Another View: Penalties lacking for sex offenders who remove their GPS devices

By: Jim Nielsen, Guest Columnist
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Do you think there should be harsher penalties for removing a GPS device? Tell us why or why not.

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As distressing as it may be, for the sake of your family, take a look at the California Department of Corrections and Rehabilitation’s link: Scroll down and you will see mug shot after mug shot of some of the thousands of convicted sex offenders who have cut off or disabled their GPS tracking devices and are now living who knows where.
After perusing the site, you might want to double-check your doors and windows before you head off to bed. You might think twice before you allow your children to walk out the front door by themselves. You might also want to sign up for a class in self-defense, or maybe get yourself a big dog, a home alarm system and some pepper spray.
Voters approved Jessica’s Law in 2006, in part because it requires that all convicted sex offenders be fitted with a GPS monitor and tracked for life upon their release. We found a little measure of comfort in the assurance that someone was sitting behind a computer tracking exactly where these potentially dangerous people are all the time, but there remain limitations in law enforcement ability to monitor and because under the governor’s realignment plan, even those caught now face minimal or no consequences.
Unsurprisingly, a recent widely circulated news story reported that there are currently about 3,400 open arrest warrants for GPS tampering, and most of them are sex offenders. The number of parolees who have ditched their GPS tracking devices is up by 118 percent in the year following the implementation of Gov. Brown’s realignment plan.
Before realignment, parole violations included a more severe penalty for removing a GPS monitor – a return to prison for a full year.
Today, under the governor’s “historic” realignment, such parole violations incur a penalty of no more than 90 days in a local jail – and probably much less as a direct result of local jail overcrowding – a consequence of the state pushing former state prison inmates into county jails. Sex offenders, in some instances, strolled into their parole officers’ offices, dropped their GPS devices on the counter, told law enforcement officials to pound sand and walked out. This brazen attitude is becoming the norm among criminals.
The National Institute of Justice at the U.S. Department of Justice found that for sex offenders who are not monitored by GPS, the risk of re-offending triples. Of course, even jail time can only be imposed when public safety officials actually locate the offender, and that’s more difficult to do once the tracking device is removed. With local jails already overcrowded, even the most dangerous felons are being released. In the first week of the AB 109 implementation sex offender parole violators were being arrested, and immediately released for their violations because of jail overcrowding. This continues.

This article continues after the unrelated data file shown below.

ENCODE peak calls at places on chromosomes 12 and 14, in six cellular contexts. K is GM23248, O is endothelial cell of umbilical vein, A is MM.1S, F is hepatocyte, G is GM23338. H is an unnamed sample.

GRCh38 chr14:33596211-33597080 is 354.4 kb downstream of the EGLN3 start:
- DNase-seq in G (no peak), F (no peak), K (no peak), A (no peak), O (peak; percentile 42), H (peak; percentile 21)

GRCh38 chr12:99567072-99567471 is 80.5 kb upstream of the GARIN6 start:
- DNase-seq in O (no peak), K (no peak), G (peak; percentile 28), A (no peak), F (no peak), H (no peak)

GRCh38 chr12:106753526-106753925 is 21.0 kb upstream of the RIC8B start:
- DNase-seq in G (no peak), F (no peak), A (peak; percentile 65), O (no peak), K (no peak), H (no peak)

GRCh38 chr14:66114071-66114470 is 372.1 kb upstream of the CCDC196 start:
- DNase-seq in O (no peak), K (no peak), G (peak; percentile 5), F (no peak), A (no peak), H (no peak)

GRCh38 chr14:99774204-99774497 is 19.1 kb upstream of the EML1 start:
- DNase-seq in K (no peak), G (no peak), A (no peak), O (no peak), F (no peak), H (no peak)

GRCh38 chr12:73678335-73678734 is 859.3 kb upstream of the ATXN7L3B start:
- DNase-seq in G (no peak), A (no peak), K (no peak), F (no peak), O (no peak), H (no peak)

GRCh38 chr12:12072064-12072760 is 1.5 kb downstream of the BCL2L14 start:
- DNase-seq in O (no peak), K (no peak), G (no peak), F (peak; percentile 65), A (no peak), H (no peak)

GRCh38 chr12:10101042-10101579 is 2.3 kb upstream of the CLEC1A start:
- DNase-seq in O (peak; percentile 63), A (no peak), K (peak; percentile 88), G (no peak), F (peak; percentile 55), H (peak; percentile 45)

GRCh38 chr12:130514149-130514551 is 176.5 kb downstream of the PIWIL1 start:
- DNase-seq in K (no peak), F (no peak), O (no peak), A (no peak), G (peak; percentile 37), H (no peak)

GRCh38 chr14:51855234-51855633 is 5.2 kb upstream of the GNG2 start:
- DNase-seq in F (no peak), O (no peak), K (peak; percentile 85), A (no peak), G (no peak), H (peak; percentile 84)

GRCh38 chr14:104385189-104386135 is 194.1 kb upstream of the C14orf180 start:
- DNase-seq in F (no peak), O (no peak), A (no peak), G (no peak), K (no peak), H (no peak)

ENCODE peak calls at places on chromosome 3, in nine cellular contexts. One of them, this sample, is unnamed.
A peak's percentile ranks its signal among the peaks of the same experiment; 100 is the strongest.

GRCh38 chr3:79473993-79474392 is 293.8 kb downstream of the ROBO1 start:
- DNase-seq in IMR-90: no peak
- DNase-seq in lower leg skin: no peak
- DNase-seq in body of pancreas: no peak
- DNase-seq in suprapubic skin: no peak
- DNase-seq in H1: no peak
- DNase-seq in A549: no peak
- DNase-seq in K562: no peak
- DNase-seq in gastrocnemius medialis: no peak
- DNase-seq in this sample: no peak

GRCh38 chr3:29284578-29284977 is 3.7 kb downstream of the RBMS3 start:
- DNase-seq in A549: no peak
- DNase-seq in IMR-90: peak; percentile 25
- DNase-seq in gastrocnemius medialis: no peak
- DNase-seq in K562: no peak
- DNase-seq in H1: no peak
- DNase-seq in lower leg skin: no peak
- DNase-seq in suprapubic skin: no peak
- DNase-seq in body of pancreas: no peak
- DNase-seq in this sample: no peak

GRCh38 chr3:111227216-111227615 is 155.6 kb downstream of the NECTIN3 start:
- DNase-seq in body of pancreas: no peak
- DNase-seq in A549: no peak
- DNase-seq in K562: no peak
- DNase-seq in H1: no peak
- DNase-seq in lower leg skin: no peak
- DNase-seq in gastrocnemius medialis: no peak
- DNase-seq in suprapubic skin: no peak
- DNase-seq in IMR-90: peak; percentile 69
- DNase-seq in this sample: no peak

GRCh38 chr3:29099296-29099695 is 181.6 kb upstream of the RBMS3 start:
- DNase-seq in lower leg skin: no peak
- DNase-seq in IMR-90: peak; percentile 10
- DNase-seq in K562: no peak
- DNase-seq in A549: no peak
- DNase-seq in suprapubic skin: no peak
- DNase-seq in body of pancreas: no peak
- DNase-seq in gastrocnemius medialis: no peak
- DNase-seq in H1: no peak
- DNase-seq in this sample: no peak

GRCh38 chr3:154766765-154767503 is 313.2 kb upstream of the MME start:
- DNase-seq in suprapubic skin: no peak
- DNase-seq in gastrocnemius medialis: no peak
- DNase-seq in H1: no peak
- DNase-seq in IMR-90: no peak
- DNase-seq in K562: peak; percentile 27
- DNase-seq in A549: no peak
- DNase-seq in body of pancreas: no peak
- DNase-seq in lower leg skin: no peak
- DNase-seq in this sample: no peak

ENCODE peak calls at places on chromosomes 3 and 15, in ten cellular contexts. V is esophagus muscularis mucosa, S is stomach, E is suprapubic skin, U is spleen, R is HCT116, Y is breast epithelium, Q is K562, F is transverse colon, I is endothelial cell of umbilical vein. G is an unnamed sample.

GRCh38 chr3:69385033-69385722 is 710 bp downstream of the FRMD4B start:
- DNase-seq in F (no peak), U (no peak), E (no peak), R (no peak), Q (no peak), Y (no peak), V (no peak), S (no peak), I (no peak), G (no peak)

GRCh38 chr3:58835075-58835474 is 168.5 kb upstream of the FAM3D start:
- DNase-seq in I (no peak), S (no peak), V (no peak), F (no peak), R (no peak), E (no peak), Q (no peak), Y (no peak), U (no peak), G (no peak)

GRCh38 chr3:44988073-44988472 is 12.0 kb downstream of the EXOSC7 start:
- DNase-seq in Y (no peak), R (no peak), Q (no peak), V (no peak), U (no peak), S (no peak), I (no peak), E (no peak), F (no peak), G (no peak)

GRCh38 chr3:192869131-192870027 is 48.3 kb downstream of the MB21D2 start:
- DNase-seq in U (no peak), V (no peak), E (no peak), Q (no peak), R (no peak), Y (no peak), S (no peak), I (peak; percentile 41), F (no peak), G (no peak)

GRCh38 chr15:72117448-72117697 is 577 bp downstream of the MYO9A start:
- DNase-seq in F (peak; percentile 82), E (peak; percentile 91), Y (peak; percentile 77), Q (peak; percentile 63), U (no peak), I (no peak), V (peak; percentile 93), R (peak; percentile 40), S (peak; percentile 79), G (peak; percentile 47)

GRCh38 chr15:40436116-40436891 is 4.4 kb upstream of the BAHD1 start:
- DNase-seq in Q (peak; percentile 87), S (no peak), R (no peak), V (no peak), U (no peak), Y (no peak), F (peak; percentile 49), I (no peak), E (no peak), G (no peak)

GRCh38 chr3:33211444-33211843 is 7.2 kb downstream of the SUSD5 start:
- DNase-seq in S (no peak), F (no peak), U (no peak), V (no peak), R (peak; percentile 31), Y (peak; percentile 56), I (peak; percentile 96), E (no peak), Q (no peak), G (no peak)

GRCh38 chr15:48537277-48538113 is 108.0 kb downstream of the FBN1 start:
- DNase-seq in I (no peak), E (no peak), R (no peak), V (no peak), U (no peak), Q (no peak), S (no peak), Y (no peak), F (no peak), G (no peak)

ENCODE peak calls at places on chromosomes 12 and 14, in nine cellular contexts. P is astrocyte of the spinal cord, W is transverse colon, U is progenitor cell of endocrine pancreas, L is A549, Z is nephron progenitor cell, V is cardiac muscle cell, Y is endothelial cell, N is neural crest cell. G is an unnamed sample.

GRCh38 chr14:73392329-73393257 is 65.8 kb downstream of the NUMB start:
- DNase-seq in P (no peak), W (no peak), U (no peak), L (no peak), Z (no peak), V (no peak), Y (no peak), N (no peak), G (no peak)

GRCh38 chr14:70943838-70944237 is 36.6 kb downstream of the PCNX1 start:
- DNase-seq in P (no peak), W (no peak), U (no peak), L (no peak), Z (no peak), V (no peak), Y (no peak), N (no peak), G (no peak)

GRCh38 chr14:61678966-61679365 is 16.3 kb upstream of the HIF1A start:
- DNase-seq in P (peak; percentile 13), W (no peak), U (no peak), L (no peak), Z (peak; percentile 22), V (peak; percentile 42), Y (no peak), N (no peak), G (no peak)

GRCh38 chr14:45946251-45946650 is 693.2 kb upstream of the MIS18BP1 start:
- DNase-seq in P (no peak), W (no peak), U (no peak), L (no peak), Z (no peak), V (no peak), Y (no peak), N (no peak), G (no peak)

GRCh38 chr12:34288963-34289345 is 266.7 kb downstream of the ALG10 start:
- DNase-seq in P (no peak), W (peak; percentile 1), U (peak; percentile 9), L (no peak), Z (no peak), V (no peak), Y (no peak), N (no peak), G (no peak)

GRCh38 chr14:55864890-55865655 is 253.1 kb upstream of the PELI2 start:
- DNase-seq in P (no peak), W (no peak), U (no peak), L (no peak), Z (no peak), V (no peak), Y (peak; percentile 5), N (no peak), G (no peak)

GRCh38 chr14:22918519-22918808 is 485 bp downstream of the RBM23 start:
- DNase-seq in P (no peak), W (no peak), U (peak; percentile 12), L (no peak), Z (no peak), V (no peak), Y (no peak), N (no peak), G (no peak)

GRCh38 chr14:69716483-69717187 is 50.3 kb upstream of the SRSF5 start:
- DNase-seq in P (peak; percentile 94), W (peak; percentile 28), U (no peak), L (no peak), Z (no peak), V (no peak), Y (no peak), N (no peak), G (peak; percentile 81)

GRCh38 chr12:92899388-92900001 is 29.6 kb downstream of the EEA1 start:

Gov. Brown calls realignment a success. The state may have saved $1 billion on prison costs to date, but what is the cost in human suffering?
One of the registered sex offenders who removed his GPS device is Sidney Jerome DeAvila of Stockton. DeAvila was an AB109 inmate, according to the San Joaquin County Sheriff’s Office. Records showed that DeAvila was arrested at least 10 times in the past nine months. In almost every instance, he was released within 24 hours due to overcrowding.
Shortly after his last release in February, he was charged with raping and killing his 76-year old grandmother and leaving her body in a backyard wheelbarrow.
As a first step, I am supporting State Senator Ted Lieu’s (D-Torrance) Senate Bill 57, which defines GPS tampering or removal as a felony. This bill does require amending to ensure all sex offender parole violators are subject to the maximum return to custody with no good time credit. We may have some difficulty garnering the support of the Democrat majority, however. For many years now, the Democrats in both houses have abided by a blanket policy of rejecting any and all legislation that either creates or expands felony sentencing. Nevertheless, I have to have faith that those who hold a majority in both houses of this Legislature will recognize the significant threat to public safety that GPS tampering presents.
After my colleagues in the Legislature take a good look at the long list of offenders walking our streets, and if they are willing to hear the collective voices of overwhelmed local public safety officials as well as the testimonies of victims of realignment and their family members … well, I have to believe that SB 57 may just have a fighting chance.
This bill is only one step. I am asking for a special session to be called so the governor and legislature can focus on and pass a number of bills to address this public safety disaster.
Jim Nielsen (R-Gerber) is a state Senator for California’s 4th District, which covers portions of Placer and Nevada counties.